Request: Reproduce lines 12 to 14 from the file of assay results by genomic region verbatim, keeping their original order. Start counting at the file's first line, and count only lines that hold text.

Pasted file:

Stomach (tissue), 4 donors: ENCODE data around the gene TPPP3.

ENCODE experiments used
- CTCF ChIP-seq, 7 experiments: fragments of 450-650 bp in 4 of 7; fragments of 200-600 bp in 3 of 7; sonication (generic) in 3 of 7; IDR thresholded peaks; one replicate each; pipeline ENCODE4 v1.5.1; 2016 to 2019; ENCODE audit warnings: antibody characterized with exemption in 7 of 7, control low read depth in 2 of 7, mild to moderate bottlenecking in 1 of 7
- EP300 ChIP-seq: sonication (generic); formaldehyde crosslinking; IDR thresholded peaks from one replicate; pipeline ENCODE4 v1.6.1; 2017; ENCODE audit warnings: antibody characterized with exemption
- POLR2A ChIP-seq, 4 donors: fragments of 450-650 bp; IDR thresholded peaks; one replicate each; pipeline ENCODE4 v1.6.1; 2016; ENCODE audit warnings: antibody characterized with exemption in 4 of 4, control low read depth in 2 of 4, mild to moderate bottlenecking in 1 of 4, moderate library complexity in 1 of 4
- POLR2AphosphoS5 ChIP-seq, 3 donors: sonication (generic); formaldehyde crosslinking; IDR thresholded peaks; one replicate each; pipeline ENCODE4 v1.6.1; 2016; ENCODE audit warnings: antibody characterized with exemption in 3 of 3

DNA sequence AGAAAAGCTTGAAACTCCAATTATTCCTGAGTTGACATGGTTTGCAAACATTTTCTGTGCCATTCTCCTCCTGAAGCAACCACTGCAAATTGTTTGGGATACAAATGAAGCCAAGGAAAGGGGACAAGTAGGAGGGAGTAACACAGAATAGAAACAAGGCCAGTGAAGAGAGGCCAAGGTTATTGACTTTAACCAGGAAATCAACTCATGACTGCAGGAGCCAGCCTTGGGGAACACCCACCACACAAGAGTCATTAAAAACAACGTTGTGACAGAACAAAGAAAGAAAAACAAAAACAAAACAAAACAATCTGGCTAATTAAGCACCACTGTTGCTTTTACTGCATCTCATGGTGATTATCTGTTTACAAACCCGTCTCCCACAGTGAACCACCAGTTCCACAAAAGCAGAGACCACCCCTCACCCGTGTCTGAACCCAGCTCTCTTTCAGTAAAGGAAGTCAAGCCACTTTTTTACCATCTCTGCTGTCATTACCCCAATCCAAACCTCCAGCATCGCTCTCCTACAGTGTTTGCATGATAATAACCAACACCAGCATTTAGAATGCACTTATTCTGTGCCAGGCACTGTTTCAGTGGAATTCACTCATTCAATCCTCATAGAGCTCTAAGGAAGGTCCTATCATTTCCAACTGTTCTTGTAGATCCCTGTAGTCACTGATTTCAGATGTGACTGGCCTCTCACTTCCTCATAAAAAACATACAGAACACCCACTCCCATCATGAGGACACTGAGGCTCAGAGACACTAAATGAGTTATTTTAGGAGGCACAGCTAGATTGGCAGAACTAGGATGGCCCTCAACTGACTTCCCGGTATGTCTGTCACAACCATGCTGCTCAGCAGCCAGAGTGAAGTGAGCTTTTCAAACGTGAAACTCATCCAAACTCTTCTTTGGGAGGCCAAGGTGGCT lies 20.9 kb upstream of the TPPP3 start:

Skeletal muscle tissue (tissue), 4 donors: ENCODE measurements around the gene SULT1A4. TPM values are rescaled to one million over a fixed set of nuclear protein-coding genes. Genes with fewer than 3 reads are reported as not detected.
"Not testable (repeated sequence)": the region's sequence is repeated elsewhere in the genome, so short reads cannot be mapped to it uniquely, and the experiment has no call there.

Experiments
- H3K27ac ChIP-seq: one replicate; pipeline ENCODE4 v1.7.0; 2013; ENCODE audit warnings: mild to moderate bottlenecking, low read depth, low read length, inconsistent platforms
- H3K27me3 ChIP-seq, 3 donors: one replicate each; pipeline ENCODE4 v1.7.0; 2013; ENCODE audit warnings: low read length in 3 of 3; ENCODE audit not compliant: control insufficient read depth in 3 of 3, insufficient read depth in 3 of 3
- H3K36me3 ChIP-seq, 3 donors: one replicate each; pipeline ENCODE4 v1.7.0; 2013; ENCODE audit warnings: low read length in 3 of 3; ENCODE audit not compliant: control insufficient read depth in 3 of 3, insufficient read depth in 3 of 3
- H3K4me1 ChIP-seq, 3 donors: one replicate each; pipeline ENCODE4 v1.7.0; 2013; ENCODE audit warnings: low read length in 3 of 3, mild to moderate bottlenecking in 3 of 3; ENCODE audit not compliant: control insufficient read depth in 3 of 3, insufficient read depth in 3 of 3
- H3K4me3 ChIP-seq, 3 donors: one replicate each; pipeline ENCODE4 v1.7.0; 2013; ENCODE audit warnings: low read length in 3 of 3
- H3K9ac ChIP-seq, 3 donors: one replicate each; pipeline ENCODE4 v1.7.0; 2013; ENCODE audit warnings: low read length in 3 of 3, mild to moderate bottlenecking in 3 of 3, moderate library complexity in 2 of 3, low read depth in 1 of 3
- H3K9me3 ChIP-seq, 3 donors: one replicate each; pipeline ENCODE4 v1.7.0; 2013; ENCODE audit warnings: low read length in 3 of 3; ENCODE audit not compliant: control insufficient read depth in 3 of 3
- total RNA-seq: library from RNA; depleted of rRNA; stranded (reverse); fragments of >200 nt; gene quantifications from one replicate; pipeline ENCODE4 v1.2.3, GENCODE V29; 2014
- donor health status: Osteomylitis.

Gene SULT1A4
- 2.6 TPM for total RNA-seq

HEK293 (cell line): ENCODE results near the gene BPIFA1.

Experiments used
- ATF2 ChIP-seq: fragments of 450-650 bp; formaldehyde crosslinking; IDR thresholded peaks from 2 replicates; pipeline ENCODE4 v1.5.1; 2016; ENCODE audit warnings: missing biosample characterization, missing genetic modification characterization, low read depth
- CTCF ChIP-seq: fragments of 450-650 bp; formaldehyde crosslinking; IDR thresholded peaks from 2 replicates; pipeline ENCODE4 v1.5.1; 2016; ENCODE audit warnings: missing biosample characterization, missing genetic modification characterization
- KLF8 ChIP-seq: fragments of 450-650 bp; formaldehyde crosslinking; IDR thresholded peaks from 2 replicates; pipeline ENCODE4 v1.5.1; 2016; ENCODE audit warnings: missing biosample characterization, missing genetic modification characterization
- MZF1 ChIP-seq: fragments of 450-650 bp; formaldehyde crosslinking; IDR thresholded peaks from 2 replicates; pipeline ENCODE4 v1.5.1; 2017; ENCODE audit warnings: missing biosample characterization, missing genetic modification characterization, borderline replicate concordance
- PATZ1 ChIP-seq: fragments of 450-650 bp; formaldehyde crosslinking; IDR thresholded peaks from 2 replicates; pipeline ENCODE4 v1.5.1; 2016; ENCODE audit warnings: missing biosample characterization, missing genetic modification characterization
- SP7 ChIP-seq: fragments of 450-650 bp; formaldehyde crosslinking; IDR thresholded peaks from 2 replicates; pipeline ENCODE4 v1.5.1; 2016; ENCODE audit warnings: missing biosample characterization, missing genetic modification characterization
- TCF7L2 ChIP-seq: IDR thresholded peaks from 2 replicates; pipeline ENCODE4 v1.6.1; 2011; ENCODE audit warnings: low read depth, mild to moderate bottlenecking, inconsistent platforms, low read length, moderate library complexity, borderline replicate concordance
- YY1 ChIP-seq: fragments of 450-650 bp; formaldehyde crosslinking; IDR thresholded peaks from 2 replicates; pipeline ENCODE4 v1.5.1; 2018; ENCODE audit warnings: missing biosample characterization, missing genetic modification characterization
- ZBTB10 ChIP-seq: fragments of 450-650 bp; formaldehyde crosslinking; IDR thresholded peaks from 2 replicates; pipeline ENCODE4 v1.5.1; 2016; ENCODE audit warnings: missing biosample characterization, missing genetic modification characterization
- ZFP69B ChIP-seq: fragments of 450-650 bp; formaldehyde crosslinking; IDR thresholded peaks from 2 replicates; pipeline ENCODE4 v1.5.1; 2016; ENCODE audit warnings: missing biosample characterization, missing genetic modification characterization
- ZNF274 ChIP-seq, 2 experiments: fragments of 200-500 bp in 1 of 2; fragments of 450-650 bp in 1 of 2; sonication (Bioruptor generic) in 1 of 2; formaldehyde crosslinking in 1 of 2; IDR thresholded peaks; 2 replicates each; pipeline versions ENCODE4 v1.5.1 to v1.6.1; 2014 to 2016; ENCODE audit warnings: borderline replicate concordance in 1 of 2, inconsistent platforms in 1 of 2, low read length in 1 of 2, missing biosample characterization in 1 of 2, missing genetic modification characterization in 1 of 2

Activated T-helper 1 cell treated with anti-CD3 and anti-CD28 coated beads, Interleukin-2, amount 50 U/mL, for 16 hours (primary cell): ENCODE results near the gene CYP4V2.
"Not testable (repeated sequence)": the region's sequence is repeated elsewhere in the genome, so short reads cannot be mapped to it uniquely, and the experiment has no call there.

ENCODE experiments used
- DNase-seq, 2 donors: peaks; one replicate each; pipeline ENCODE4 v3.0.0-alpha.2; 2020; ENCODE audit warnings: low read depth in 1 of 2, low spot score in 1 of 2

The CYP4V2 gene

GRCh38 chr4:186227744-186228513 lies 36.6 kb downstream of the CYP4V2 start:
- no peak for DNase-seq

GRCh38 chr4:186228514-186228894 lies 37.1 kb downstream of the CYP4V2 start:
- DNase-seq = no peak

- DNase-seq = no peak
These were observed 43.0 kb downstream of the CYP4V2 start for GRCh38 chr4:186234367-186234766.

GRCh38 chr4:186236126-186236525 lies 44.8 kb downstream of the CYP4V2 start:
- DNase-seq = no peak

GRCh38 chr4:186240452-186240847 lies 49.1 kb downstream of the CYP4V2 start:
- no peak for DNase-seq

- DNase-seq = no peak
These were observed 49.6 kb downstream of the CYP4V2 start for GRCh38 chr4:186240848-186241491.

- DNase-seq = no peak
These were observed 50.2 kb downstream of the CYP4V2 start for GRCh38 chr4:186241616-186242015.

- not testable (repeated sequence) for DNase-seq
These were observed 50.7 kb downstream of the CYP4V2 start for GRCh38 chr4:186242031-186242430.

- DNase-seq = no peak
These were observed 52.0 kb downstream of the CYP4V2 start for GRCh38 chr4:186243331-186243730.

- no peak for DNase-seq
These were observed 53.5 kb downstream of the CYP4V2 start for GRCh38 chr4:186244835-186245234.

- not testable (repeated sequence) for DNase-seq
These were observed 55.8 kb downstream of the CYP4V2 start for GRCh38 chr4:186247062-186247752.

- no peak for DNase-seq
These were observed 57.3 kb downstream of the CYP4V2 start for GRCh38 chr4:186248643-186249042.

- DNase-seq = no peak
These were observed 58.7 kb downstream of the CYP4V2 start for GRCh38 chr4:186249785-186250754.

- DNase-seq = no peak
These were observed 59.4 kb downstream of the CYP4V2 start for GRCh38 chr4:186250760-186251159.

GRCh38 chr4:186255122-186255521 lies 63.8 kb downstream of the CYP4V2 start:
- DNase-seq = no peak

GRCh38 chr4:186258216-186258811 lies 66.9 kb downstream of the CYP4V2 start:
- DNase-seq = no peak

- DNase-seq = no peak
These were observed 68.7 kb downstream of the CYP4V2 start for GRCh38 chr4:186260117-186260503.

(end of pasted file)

- H3K27me3 ChIP-seq, 3 donors: one replicate each; pipeline ENCODE4 v1.7.0; 2013; ENCODE audit warnings: low read length in 3 of 3; ENCODE audit not compliant: control insufficient read depth in 3 of 3, insufficient read depth in 3 of 3
- H3K36me3 ChIP-seq, 3 donors: one replicate each; pipeline ENCODE4 v1.7.0; 2013; ENCODE audit warnings: low read length in 3 of 3; ENCODE audit not compliant: control insufficient read depth in 3 of 3, insufficient read depth in 3 of 3
- H3K4me1 ChIP-seq, 3 donors: one replicate each; pipeline ENCODE4 v1.7.0; 2013; ENCODE audit warnings: low read length in 3 of 3, mild to moderate bottlenecking in 3 of 3; ENCODE audit not compliant: control insufficient read depth in 3 of 3, insufficient read depth in 3 of 3